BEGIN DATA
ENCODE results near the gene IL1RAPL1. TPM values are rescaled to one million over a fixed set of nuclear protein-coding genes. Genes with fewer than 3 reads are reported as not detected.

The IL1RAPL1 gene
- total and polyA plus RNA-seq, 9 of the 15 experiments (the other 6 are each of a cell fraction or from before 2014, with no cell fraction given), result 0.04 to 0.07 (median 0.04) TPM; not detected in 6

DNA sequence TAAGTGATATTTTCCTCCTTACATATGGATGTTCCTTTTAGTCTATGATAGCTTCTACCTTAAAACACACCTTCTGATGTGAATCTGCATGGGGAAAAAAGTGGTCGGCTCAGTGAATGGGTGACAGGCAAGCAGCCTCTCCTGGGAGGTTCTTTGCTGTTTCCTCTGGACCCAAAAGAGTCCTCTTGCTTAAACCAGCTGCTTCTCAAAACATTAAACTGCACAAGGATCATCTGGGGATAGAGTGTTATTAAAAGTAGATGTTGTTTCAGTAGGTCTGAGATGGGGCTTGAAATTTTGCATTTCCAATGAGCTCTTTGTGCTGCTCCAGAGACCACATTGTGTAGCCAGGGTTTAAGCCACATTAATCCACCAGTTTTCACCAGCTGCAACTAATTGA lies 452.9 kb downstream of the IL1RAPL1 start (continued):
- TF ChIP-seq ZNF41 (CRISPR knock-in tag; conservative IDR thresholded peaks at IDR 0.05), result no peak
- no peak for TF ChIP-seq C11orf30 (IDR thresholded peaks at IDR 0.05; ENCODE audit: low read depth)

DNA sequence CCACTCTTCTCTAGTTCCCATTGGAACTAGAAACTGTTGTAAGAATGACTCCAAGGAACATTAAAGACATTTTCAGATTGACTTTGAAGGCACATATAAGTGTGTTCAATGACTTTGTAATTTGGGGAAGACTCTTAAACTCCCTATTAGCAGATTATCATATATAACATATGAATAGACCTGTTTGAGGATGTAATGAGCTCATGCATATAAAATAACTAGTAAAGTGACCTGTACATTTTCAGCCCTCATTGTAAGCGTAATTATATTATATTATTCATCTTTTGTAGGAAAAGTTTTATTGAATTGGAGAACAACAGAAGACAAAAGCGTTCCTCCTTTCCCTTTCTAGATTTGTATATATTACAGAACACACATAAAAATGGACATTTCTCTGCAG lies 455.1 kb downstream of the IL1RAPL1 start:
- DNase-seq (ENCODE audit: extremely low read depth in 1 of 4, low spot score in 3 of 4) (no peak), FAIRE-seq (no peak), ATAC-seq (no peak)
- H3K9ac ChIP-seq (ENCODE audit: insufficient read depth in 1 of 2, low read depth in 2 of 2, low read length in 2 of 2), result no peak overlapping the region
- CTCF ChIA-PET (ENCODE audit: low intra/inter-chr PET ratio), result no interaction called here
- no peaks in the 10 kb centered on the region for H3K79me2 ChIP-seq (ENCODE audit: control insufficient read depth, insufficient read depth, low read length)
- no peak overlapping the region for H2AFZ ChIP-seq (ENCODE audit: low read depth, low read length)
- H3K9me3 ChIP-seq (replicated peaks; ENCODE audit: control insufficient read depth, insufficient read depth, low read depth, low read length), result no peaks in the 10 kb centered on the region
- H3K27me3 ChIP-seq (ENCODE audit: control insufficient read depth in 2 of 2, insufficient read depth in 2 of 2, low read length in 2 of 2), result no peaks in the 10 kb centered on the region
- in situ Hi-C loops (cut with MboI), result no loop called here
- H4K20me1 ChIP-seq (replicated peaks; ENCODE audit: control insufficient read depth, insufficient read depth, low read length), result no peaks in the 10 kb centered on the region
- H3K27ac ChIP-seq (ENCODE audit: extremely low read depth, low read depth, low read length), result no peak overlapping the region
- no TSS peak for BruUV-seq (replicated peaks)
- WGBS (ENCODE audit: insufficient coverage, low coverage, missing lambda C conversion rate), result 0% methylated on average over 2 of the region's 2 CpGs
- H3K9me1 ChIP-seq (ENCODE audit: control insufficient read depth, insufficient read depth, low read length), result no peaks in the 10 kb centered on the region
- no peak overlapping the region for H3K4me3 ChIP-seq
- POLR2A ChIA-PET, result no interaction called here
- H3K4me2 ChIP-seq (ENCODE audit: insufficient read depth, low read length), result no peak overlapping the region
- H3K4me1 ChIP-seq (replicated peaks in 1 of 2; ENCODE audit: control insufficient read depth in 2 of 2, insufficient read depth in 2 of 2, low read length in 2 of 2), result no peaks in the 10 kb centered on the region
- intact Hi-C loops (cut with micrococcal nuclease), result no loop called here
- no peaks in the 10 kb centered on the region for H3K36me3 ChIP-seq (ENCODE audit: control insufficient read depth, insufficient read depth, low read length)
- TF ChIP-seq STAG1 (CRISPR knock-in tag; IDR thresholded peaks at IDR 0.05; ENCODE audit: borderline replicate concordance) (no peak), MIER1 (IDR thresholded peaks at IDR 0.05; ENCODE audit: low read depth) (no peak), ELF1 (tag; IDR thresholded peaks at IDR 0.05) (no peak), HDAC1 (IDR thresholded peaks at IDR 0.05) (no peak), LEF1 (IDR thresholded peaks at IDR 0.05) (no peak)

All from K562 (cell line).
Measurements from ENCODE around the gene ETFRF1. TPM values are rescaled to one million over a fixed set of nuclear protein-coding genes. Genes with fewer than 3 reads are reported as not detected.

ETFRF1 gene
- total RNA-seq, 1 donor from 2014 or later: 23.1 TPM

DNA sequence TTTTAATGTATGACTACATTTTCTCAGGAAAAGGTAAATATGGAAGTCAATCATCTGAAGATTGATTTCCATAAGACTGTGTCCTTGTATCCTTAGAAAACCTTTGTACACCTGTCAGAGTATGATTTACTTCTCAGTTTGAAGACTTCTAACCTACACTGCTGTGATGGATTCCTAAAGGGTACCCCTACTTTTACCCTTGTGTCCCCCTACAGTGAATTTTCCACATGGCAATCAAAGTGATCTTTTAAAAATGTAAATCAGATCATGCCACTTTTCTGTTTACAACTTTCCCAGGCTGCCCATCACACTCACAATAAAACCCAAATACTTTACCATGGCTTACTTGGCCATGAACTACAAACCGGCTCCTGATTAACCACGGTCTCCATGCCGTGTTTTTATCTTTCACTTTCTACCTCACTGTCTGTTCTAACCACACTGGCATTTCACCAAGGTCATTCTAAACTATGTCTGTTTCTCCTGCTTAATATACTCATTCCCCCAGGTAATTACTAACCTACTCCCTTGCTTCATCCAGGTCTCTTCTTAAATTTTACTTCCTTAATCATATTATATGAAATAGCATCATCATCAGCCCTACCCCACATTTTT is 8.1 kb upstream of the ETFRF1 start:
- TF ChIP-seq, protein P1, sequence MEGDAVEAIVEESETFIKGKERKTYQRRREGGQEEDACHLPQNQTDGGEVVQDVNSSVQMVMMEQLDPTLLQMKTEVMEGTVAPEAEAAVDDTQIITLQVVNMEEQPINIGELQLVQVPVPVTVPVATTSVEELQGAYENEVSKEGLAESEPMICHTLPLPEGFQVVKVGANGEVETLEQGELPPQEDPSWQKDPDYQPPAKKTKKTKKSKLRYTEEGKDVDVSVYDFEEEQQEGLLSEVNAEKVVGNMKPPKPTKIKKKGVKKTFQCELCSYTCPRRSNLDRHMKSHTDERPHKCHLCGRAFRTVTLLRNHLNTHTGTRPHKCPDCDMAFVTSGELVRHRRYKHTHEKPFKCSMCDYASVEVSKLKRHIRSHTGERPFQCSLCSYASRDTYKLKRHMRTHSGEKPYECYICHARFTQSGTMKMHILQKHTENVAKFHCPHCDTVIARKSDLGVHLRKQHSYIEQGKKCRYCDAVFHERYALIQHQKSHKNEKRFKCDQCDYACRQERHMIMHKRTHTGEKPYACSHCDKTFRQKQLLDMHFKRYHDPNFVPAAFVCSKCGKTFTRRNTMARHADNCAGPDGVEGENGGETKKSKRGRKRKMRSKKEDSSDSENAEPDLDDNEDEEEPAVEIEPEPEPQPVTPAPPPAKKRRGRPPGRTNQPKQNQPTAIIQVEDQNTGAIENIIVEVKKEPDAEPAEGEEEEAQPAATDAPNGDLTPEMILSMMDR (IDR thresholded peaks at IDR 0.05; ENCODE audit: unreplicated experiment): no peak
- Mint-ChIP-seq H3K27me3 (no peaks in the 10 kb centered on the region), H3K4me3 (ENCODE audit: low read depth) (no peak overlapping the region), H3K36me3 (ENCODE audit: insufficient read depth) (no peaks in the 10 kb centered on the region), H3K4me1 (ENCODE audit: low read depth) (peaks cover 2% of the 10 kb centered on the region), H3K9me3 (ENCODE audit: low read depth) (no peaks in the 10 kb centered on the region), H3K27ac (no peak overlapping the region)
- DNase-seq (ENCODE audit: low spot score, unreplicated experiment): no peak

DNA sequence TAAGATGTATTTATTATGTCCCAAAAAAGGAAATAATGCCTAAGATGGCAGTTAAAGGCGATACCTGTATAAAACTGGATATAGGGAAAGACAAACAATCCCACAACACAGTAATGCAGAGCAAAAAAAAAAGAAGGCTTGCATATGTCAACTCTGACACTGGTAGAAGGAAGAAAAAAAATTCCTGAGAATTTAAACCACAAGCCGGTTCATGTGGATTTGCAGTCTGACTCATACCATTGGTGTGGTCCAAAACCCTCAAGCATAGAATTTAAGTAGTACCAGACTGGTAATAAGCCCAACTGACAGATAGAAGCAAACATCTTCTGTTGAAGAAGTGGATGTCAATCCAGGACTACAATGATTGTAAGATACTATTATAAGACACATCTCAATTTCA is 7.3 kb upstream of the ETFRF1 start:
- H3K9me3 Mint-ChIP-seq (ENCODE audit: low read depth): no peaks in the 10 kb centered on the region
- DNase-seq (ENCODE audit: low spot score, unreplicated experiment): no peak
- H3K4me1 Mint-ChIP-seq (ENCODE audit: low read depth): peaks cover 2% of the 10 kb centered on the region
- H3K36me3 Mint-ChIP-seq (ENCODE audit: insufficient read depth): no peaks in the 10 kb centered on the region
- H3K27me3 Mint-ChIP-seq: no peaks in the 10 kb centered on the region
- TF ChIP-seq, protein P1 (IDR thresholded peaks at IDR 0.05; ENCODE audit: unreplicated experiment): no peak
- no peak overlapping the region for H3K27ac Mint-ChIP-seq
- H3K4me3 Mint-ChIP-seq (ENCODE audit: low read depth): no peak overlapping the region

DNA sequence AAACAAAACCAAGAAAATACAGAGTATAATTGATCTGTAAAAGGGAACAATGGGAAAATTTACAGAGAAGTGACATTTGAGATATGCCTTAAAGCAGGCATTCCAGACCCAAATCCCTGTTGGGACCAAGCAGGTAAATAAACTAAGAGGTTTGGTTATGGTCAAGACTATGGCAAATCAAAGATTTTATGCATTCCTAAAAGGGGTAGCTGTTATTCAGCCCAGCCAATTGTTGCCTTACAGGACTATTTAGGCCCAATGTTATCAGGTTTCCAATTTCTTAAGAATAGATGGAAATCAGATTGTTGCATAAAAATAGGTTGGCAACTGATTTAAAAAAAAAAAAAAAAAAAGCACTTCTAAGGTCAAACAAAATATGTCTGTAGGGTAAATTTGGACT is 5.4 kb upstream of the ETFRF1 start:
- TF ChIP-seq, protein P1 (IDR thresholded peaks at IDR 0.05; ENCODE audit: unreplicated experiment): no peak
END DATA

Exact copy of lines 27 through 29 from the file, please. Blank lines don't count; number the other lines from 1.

- TF ChIP-seq STAG1 (CRISPR knock-in tag; IDR thresholded peaks at IDR 0.05; ENCODE audit: borderline replicate concordance) (no peak), MIER1 (IDR thresholded peaks at IDR 0.05; ENCODE audit: low read depth) (no peak), ELF1 (tag; IDR thresholded peaks at IDR 0.05) (no peak), HDAC1 (IDR thresholded peaks at IDR 0.05) (no peak), LEF1 (IDR thresholded peaks at IDR 0.05) (no peak)

All from K562 (cell line).
Measurements from ENCODE around the gene ETFRF1. TPM values are rescaled to one million over a fixed set of nuclear protein-coding genes. Genes with fewer than 3 reads are reported as not detected.